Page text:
Monosaccharide transport proteins that function as active symporters. They utilize SODIUM or HYDROGEN IONS to transport GLUCOSE across CELL MEMBRANES.
The founding member of the sodium glucose transport proteins. It is predominately expressed in the INTESTINAL MUCOSA of the SMALL INTESTINE.
A sodium-glucose transporter that is expressed in the luminal membrane of the PROXIMAL KIDNEY TUBULES.
A ubiquitously expressed glucose transporter that is important for constitutive, basal GLUCOSE transport. It is predominately expressed in ENDOTHELIAL CELLS and ERYTHROCYTES at the BLOOD-BRAIN BARRIER and is responsible for GLUCOSE entry into the BRAIN.
A large group of membrane transport proteins that shuttle MONOSACCHARIDES across CELL MEMBRANES.
A primary source of energy for living organisms. It is naturally occurring and is found in fruits and other parts of plants in its free state. It is used therapeutically in fluid and nutrient replacement.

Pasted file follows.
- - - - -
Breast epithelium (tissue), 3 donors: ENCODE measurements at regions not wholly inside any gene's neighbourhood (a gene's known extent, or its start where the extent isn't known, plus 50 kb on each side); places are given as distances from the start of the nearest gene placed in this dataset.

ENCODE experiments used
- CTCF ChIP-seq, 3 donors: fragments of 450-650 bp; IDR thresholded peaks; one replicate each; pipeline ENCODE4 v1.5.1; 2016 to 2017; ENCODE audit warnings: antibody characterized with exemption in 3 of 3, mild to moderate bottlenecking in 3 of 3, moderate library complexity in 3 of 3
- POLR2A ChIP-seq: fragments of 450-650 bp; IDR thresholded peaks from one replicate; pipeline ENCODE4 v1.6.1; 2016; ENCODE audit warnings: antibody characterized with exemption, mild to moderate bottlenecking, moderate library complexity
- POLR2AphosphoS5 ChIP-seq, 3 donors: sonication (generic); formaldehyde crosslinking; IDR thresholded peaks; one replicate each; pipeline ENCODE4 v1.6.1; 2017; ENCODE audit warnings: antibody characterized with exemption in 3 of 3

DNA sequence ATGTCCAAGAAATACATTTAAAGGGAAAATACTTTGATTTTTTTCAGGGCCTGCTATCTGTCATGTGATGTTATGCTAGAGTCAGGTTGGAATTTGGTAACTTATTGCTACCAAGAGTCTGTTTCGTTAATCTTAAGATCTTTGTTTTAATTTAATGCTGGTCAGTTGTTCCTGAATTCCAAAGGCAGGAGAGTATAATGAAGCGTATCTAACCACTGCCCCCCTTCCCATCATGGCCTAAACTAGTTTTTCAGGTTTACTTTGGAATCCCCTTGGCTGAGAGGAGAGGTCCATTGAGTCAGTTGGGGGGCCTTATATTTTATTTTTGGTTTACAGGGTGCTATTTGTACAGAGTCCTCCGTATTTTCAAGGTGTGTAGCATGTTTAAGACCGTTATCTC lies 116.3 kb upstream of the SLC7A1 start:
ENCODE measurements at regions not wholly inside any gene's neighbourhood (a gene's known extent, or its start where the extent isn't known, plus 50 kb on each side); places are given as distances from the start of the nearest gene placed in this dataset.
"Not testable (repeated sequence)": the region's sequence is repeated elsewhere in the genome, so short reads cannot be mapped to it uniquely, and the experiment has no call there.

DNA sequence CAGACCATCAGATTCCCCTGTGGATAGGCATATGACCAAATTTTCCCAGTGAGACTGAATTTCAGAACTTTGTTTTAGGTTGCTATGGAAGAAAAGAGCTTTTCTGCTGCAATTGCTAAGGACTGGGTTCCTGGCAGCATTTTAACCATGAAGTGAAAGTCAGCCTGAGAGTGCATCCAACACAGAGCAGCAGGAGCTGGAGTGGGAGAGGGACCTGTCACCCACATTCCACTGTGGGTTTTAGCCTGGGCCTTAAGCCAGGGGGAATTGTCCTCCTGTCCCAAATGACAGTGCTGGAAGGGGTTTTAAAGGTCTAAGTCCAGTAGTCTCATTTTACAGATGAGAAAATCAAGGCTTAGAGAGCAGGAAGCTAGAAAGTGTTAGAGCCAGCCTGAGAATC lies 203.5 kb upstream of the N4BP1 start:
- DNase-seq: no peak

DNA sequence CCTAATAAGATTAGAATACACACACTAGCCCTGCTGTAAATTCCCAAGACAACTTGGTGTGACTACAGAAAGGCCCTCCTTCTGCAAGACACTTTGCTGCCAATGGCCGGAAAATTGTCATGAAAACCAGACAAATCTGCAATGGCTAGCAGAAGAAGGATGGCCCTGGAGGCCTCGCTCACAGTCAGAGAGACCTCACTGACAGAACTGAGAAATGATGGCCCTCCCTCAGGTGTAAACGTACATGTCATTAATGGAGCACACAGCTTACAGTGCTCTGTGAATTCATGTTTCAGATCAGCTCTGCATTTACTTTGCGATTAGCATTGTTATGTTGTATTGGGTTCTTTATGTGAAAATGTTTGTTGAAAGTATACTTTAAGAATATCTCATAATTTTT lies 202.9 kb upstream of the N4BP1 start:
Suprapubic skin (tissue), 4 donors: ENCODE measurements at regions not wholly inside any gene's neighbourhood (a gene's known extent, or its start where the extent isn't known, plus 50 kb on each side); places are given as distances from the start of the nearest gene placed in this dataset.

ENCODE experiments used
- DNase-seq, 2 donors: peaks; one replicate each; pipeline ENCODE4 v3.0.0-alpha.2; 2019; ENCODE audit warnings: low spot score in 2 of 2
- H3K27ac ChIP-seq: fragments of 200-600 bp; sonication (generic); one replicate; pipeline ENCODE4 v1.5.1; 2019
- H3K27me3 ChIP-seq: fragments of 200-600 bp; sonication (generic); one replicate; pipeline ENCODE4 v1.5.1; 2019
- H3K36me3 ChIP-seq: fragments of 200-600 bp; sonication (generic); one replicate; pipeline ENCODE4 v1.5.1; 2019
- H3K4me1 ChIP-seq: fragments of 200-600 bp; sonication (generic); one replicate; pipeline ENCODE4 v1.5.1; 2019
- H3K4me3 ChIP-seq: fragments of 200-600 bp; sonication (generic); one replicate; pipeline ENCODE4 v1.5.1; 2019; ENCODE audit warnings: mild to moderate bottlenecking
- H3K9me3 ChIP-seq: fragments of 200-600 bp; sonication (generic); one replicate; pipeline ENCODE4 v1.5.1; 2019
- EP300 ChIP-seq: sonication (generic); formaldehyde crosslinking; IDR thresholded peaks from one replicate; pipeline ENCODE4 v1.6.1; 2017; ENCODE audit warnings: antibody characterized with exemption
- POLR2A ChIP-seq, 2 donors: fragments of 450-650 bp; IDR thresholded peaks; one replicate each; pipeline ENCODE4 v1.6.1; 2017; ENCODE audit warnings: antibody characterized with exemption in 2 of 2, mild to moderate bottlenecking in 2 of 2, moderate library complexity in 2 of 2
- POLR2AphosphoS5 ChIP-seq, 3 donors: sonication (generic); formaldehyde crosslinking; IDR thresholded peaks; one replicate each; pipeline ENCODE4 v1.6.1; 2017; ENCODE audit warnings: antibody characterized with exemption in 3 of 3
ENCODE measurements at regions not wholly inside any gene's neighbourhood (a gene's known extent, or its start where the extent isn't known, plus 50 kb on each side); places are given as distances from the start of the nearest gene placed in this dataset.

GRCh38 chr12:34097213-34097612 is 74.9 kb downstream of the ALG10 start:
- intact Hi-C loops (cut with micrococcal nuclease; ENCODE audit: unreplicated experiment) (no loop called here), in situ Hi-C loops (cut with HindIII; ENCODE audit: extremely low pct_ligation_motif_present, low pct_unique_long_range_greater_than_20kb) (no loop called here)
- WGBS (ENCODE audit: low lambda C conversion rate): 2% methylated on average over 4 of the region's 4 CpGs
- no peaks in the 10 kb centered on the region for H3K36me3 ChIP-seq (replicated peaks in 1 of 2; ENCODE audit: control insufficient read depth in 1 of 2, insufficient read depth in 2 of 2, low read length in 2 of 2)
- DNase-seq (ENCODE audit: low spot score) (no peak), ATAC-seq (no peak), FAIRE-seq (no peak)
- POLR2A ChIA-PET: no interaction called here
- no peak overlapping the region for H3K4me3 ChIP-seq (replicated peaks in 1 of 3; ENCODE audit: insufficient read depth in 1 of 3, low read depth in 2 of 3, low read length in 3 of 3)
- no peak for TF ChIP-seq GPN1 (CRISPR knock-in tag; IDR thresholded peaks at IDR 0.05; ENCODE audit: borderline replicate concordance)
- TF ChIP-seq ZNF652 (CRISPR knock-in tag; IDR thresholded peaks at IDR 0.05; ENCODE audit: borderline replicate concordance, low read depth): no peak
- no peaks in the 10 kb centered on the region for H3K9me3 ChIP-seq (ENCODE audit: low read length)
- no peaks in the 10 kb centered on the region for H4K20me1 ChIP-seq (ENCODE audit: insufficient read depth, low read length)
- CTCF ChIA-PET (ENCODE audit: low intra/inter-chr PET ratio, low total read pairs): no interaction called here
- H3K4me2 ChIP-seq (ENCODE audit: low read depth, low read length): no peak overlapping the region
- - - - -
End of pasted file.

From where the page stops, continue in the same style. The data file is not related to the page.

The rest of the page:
A glucose transport protein found in mature MUSCLE CELLS and ADIPOCYTES. It promotes transport of glucose from the BLOOD into target TISSUES. The inactive form of the protein is localized in CYTOPLASMIC VESICLES. In response to INSULIN, it is translocated to the PLASMA MEMBRANE where it facilitates glucose uptake.
A major glucose transporter found in NEURONS.
The appearance of an abnormally large amount of GLUCOSE in the urine, such as more than 500 mg/day in adults. It can be due to HYPERGLYCEMIA or genetic defects in renal reabsorption (RENAL GLYCOSURIA).
A glucose transport facilitator that is expressed primarily in PANCREATIC BETA CELLS; LIVER; and KIDNEYS. It may function as a GLUCOSE sensor to regulate INSULIN release and glucose HOMEOSTASIS.